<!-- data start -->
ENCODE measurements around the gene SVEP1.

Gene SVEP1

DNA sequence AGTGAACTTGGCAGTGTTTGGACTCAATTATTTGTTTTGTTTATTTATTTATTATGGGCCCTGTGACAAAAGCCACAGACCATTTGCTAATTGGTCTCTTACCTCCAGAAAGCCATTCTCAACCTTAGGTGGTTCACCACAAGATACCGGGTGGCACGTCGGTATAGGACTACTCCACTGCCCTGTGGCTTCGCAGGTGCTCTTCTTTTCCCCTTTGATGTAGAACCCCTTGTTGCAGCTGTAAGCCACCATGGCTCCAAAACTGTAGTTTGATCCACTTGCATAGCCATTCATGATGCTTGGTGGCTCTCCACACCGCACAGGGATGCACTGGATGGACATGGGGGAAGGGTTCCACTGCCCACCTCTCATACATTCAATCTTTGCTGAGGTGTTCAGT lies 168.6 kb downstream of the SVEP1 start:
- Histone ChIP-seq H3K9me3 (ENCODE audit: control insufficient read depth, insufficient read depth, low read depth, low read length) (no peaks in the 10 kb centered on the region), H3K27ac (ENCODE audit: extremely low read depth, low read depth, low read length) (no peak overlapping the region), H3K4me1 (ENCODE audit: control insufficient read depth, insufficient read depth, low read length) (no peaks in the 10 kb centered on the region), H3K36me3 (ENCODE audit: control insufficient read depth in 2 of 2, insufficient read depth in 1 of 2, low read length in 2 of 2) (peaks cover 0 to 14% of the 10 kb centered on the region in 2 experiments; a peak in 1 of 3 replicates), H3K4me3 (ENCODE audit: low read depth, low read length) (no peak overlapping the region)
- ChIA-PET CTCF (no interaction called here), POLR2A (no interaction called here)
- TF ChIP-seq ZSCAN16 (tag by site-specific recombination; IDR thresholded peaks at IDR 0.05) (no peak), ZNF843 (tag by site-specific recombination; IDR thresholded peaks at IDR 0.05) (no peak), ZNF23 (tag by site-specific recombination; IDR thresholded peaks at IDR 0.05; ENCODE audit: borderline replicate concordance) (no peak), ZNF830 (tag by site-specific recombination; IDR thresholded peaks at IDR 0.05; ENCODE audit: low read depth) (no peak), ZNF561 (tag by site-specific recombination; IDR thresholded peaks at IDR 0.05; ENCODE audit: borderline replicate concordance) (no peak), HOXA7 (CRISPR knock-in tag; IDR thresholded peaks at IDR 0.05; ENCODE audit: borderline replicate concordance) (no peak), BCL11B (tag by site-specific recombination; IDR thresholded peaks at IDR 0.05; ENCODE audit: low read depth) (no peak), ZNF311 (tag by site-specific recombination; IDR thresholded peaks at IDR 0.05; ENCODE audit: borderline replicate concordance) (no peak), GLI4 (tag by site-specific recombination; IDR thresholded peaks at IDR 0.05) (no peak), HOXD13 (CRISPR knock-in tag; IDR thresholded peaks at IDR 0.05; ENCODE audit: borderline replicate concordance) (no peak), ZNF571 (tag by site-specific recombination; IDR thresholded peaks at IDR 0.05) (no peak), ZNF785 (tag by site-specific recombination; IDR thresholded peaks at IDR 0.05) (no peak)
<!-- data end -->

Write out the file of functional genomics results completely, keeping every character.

ENCODE measurements around the gene SVEP1.

Gene SVEP1

DNA sequence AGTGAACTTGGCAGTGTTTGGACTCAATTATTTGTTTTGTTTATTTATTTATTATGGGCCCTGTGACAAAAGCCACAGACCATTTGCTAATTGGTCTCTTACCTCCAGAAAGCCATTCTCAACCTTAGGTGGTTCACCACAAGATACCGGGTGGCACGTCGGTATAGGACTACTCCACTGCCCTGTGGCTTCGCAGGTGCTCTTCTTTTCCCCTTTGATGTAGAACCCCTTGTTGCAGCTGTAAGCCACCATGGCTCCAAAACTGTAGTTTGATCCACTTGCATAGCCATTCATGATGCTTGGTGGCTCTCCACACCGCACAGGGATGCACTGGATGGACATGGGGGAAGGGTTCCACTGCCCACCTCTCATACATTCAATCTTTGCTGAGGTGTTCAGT lies 168.6 kb downstream of the SVEP1 start:
- Histone ChIP-seq H3K9me3 (ENCODE audit: control insufficient read depth, insufficient read depth, low read depth, low read length) (no peaks in the 10 kb centered on the region), H3K27ac (ENCODE audit: extremely low read depth, low read depth, low read length) (no peak overlapping the region), H3K4me1 (ENCODE audit: control insufficient read depth, insufficient read depth, low read length) (no peaks in the 10 kb centered on the region), H3K36me3 (ENCODE audit: control insufficient read depth in 2 of 2, insufficient read depth in 1 of 2, low read length in 2 of 2) (peaks cover 0 to 14% of the 10 kb centered on the region in 2 experiments; a peak in 1 of 3 replicates), H3K4me3 (ENCODE audit: low read depth, low read length) (no peak overlapping the region)
- ChIA-PET CTCF (no interaction called here), POLR2A (no interaction called here)
- TF ChIP-seq ZSCAN16 (tag by site-specific recombination; IDR thresholded peaks at IDR 0.05) (no peak), ZNF843 (tag by site-specific recombination; IDR thresholded peaks at IDR 0.05) (no peak), ZNF23 (tag by site-specific recombination; IDR thresholded peaks at IDR 0.05; ENCODE audit: borderline replicate concordance) (no peak), ZNF830 (tag by site-specific recombination; IDR thresholded peaks at IDR 0.05; ENCODE audit: low read depth) (no peak), ZNF561 (tag by site-specific recombination; IDR thresholded peaks at IDR 0.05; ENCODE audit: borderline replicate concordance) (no peak), HOXA7 (CRISPR knock-in tag; IDR thresholded peaks at IDR 0.05; ENCODE audit: borderline replicate concordance) (no peak), BCL11B (tag by site-specific recombination; IDR thresholded peaks at IDR 0.05; ENCODE audit: low read depth) (no peak), ZNF311 (tag by site-specific recombination; IDR thresholded peaks at IDR 0.05; ENCODE audit: borderline replicate concordance) (no peak), GLI4 (tag by site-specific recombination; IDR thresholded peaks at IDR 0.05) (no peak), HOXD13 (CRISPR knock-in tag; IDR thresholded peaks at IDR 0.05; ENCODE audit: borderline replicate concordance) (no peak), ZNF571 (tag by site-specific recombination; IDR thresholded peaks at IDR 0.05) (no peak), ZNF785 (tag by site-specific recombination; IDR thresholded peaks at IDR 0.05) (no peak)